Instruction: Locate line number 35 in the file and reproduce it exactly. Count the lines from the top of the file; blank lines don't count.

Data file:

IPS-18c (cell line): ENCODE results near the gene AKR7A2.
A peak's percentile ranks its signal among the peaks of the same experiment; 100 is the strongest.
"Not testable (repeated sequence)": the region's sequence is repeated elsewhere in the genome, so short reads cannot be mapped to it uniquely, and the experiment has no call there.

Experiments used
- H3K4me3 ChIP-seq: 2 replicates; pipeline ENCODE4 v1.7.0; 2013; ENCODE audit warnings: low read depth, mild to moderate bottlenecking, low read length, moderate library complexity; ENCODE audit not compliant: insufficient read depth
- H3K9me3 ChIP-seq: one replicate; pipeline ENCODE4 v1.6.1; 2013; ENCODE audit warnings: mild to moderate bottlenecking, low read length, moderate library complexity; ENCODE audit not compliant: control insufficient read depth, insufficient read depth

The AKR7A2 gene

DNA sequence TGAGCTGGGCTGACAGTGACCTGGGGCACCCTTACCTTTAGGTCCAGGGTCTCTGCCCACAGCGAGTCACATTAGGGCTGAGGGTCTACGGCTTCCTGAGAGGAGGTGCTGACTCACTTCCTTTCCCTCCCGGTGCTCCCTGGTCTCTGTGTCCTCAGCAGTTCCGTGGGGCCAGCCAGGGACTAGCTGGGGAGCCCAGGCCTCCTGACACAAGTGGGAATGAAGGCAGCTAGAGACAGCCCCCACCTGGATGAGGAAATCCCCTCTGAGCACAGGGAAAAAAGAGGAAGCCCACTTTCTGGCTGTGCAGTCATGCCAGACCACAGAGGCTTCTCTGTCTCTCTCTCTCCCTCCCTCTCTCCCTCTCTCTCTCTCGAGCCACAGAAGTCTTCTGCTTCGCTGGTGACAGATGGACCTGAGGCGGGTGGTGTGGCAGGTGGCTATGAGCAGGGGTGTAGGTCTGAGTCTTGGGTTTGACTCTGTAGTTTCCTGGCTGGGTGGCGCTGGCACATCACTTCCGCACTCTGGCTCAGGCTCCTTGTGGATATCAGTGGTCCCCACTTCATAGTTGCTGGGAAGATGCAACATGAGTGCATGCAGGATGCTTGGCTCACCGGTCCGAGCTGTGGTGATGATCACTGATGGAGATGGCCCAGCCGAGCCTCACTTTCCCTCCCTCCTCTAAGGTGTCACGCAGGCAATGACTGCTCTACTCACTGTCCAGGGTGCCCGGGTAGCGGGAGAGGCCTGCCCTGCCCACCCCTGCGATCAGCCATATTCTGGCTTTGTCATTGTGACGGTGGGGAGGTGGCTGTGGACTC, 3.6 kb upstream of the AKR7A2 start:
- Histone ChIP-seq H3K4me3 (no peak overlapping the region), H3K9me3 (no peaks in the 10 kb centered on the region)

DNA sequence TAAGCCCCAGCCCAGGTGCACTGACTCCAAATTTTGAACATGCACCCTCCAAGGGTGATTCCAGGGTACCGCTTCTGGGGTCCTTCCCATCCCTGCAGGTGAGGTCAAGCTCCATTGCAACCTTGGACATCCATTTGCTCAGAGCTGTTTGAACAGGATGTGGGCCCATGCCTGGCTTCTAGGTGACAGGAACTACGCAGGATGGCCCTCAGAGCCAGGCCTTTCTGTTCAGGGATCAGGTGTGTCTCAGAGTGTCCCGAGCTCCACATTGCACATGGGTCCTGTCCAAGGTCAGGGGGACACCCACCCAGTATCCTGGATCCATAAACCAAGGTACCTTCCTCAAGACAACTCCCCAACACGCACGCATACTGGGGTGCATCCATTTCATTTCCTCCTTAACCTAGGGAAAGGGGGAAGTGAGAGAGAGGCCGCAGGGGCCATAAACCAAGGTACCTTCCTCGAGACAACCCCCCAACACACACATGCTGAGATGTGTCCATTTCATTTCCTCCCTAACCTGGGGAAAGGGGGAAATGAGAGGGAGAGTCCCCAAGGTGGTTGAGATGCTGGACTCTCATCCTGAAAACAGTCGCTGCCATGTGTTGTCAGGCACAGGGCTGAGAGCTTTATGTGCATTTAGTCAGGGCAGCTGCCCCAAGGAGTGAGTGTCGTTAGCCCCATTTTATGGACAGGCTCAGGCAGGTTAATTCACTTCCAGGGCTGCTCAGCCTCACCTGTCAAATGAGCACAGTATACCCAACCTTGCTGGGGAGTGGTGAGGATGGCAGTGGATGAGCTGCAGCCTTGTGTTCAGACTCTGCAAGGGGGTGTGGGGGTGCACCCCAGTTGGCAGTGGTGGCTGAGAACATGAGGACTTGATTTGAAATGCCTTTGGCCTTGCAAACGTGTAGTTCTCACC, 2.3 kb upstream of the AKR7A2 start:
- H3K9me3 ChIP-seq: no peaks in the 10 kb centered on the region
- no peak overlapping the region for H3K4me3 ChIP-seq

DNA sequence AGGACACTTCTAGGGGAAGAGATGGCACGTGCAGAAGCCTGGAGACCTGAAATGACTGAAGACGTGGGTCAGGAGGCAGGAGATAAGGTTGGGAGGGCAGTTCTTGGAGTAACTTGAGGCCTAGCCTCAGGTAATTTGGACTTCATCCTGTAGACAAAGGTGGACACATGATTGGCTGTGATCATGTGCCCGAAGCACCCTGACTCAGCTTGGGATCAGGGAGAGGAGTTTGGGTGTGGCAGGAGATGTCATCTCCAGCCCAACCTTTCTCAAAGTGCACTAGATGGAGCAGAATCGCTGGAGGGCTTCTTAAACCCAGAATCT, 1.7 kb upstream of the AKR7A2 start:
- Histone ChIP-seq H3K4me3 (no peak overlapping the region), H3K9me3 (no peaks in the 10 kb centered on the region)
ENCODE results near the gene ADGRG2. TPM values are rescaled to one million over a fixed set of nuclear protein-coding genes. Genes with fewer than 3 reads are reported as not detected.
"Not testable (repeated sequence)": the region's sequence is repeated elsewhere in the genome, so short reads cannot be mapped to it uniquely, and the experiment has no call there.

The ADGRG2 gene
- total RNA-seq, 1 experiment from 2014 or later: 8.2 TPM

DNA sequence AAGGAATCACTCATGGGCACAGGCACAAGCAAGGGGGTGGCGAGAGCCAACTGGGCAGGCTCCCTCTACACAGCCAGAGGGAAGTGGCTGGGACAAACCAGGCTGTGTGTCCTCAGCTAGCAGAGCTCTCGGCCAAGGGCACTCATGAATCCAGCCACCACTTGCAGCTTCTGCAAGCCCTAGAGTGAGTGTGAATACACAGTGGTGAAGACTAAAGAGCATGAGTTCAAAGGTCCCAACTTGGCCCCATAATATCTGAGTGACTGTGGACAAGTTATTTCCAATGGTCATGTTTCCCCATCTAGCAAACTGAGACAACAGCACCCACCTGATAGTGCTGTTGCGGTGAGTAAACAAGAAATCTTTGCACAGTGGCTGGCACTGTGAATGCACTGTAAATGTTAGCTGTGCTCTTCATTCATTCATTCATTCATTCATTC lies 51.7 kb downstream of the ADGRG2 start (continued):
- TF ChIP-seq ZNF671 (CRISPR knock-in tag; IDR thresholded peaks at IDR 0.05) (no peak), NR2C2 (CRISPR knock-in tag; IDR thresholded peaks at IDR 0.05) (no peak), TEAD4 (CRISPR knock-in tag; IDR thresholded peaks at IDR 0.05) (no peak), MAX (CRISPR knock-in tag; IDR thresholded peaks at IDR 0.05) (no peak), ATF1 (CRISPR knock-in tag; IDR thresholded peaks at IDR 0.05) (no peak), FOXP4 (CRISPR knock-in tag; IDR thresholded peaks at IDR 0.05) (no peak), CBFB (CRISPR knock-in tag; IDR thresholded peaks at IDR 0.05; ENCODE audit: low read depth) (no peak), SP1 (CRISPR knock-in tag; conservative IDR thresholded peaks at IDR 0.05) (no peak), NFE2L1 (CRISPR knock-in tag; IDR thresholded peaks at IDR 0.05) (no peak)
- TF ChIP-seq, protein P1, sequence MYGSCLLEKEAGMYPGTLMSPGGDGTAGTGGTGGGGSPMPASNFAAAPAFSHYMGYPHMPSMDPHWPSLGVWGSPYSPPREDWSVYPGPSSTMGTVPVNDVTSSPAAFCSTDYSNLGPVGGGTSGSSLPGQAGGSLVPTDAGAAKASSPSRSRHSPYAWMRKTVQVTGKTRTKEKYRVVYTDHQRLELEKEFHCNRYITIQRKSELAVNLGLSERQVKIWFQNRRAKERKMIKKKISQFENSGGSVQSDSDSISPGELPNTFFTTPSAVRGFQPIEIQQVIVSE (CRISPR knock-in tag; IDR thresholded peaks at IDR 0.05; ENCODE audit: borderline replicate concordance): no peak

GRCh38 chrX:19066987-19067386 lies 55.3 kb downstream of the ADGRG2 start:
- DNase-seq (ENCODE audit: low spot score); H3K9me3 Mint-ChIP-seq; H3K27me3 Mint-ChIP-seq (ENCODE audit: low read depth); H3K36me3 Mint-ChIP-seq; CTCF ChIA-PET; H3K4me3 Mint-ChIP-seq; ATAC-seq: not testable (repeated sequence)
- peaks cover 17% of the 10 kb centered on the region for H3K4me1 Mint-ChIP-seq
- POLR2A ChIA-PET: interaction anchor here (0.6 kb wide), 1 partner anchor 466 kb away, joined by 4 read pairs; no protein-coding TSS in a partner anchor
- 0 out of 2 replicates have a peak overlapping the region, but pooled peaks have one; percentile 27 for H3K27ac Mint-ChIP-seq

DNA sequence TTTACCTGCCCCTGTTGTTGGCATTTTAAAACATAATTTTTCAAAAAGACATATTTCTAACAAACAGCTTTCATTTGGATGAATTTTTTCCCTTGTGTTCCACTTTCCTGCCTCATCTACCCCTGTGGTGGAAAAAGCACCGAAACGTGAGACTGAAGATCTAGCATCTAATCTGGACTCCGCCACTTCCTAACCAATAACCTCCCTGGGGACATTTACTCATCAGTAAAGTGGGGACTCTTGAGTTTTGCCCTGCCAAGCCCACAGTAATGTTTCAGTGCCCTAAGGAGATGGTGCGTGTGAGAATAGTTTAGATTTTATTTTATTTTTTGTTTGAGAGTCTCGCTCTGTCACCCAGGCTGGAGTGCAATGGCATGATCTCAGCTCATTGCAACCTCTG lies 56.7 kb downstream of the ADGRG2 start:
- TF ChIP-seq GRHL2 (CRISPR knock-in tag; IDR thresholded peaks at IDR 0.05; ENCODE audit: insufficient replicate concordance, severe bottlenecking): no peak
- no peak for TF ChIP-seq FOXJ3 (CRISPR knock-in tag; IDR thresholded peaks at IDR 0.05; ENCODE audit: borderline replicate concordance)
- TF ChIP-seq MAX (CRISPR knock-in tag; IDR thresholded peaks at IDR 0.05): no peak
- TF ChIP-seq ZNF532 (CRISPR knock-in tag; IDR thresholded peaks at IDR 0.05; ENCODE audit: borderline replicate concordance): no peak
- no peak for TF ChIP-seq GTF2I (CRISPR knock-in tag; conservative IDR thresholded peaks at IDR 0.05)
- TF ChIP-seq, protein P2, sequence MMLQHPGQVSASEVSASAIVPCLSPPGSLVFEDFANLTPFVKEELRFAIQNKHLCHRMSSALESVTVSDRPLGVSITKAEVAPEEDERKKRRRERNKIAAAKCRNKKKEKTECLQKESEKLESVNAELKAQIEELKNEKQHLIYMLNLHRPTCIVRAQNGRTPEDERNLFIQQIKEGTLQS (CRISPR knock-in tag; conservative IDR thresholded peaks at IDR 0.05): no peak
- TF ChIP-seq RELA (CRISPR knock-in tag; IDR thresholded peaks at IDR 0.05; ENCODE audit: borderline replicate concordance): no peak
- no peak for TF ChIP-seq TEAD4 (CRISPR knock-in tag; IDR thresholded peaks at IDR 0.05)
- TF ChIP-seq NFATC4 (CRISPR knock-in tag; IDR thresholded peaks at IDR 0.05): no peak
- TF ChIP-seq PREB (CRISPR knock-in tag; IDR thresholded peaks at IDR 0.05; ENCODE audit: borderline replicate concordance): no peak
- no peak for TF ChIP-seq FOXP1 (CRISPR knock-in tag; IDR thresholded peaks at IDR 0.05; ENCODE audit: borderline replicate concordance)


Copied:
- no peak for TF ChIP-seq TEAD4 (CRISPR knock-in tag; IDR thresholded peaks at IDR 0.05)